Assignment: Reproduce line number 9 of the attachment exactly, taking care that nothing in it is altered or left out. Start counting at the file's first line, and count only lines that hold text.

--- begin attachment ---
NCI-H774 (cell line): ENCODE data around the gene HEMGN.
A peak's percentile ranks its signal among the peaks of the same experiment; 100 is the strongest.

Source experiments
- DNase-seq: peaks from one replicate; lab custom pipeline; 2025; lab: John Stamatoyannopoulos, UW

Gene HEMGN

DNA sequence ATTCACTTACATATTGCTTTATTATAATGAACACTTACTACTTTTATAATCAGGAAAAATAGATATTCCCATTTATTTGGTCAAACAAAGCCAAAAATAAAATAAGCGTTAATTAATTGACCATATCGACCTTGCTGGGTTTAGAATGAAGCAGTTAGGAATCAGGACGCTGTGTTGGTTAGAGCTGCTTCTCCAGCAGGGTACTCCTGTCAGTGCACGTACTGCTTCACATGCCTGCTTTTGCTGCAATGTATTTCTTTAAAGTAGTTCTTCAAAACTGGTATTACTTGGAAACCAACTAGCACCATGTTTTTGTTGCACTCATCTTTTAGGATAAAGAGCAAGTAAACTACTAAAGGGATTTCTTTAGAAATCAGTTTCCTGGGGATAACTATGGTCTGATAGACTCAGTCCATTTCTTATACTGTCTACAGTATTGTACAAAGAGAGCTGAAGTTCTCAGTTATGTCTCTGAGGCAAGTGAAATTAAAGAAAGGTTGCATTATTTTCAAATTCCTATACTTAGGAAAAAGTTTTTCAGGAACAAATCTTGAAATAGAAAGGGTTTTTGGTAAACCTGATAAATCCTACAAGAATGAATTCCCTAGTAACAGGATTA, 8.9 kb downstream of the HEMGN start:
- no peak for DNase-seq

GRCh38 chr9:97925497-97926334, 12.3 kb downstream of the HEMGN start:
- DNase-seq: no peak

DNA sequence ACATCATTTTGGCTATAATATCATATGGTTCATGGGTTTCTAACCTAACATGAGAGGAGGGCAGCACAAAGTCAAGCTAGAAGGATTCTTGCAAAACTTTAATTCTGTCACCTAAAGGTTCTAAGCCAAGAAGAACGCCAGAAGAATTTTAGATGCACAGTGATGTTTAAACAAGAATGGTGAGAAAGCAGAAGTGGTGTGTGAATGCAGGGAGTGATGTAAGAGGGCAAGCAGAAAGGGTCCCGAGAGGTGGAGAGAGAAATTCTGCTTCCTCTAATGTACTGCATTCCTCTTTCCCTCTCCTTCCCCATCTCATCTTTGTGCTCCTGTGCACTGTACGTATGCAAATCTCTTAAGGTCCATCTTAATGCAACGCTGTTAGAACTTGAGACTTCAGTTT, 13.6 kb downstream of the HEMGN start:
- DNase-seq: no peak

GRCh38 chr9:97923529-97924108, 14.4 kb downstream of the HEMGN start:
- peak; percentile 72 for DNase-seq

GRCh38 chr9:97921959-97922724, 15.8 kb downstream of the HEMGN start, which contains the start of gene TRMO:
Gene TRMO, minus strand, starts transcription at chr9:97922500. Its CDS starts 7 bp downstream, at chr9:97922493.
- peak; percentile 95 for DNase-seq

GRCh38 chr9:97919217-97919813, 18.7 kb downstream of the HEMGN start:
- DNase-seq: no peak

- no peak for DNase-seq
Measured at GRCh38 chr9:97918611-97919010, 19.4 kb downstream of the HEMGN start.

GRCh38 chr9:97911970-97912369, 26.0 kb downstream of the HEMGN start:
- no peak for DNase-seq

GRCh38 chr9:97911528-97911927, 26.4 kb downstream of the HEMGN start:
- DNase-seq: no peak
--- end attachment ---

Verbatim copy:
- DNase-seq: no peak